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The Catholic view of Halloween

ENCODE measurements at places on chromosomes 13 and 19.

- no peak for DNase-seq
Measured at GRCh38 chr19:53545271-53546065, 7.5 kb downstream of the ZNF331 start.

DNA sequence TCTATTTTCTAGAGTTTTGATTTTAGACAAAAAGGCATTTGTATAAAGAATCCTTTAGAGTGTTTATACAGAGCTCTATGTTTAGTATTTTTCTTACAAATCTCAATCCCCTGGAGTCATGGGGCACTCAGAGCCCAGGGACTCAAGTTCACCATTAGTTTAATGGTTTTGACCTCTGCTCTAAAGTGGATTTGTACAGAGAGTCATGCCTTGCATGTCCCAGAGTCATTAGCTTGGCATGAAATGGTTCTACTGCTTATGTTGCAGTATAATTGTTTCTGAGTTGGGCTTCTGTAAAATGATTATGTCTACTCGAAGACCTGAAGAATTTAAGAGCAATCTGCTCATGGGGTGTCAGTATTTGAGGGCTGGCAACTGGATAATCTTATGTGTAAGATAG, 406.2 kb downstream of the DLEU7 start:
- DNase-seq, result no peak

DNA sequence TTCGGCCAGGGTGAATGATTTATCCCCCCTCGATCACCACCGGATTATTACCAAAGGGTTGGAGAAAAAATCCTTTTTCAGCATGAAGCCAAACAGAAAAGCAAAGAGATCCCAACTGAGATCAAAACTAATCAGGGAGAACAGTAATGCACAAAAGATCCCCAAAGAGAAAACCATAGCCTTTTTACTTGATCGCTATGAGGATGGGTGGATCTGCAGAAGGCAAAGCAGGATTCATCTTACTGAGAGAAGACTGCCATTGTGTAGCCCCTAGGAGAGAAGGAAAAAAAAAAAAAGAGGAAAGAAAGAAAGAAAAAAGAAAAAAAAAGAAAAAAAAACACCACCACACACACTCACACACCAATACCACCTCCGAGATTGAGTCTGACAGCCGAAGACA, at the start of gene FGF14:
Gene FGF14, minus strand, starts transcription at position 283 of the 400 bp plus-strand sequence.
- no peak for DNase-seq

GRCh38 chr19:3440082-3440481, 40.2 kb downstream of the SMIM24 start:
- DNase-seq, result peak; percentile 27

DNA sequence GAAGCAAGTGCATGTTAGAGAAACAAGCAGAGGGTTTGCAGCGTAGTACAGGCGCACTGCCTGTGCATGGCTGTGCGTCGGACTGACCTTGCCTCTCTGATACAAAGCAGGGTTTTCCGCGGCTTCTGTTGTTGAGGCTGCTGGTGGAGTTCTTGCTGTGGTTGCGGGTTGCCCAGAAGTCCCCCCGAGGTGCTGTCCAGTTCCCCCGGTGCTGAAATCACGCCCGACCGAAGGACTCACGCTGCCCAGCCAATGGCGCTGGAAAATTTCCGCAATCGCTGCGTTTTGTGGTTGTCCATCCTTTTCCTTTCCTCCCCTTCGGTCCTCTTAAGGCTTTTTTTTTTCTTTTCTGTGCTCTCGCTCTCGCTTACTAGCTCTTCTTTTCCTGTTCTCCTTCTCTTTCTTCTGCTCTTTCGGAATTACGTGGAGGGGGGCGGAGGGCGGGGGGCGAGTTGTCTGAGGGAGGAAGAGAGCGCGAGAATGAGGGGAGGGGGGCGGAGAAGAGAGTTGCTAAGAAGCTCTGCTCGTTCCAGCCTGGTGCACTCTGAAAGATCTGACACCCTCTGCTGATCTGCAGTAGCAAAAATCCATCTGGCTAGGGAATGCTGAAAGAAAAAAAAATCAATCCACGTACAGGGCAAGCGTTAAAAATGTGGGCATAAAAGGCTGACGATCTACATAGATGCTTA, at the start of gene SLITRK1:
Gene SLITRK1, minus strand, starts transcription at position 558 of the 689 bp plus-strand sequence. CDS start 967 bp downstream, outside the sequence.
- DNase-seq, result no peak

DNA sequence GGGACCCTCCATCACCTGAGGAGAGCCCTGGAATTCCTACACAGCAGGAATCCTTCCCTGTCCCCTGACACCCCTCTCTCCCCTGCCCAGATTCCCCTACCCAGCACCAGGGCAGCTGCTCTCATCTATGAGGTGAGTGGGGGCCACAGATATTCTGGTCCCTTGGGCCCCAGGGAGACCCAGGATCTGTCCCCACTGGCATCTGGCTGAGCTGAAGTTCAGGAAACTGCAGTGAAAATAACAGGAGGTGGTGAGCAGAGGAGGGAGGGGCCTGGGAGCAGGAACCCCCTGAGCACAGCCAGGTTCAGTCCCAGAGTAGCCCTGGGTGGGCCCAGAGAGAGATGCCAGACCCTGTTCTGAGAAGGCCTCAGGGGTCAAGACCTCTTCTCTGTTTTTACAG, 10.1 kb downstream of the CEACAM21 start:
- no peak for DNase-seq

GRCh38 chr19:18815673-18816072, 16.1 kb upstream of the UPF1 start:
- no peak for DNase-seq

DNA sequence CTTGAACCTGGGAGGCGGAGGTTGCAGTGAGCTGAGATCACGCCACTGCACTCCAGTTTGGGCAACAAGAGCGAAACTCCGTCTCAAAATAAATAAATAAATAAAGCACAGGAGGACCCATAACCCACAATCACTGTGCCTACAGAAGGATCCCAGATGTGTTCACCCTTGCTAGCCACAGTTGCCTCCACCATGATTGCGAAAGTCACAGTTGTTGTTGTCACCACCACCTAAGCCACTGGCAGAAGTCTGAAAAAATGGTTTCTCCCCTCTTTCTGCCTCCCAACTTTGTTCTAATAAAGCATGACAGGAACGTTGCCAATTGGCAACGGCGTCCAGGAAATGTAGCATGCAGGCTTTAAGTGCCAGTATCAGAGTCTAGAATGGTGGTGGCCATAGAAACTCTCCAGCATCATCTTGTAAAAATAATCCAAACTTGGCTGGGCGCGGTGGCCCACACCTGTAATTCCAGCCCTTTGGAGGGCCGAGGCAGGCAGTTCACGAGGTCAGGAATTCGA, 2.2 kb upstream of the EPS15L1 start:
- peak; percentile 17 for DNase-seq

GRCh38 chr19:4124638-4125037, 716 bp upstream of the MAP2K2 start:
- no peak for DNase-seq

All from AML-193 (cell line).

Halloween (eve of All Saints) Halloween’s origins date back to the pre-Christian Celtic festival of Samhain, also known as All Hallow’s Eve, or the Day of the Dead. The Celts divided their calendar into four seasons and Halloween marked the midway point between the Fall Equinox and the Winter Solstice – a scary time of year! While most people now associate Halloween with trick-or-treating and dressing up, the Catholic Church has previously taken issue with the holiday’s association with the occult. In 2014, the International Association of Exorcists, which was officially recognized by the Vatican, said that they wanted to see Halloween banned due to a spike in occult activity around the holiday. Speaking in Rome in October 2014, Father Aldo Buonaiuto said the association’s emergency number receives around 40 calls a day around October 31. The most common are calls from parents who are concerned that their child has become involved in the supernatural. Fr Buonaiuto said, “Many say Halloween is a simple carnival, but in fact, there is nothing innocent or fun about it – it is the antechamber to something much more dangerous.” “There are always more evil rituals, animal sacrifices, desecrations of cemeteries and thefts of sacred bones at the time of the 31 October,” he said, adding, “For the sects it is the best time of year to recruit new members. From here the door to the devil can be opened. For this reason, it’s necessary for us to speak out and not play down the danger.” To try and counteract this, the Catholic Church in Italy launched “Holyween,” an antiHalloween celebration which includes masses, prayer vigils, the celebration of the saints, and the triumph of good over evil. Buonaiuto added, ““While most people are steeped in zombies and horror we put on our door or windows a light or an image evocative of the saints. And then there will be Masses, prayer vigils and worship to celebrate the saints and victory of good over evil.” Pope Francis speaks about the works of the Devil more than his predecessors did. Pope Francis isn’t the only pope in recent times who has been accused of putting a dampener on Halloween fun. In 2009, Pope Benedict also spoke out against these celebrations calling them anti-Christian and dangerous. Even back then, Bonaiuto, who was then the head of the Catholic Church’s anti-occult and sect unit, warned parents that Halloween “promotes the culture of death.” He said, “Halloween pushes new generations towards a mentality of esoteric magic and it attacks sacred and spiritual values through a devious initiation to the art and images of the occult. At best, it gives a big helping hand to consumerism and materialism.” So how should we respond? – If invited to a Halloween party if you feel you need to go, go dressed up as a Saint so as to start a conversation which will contribute to reclaiming Halloween as the eve of ‘All Hallows’ – All Saints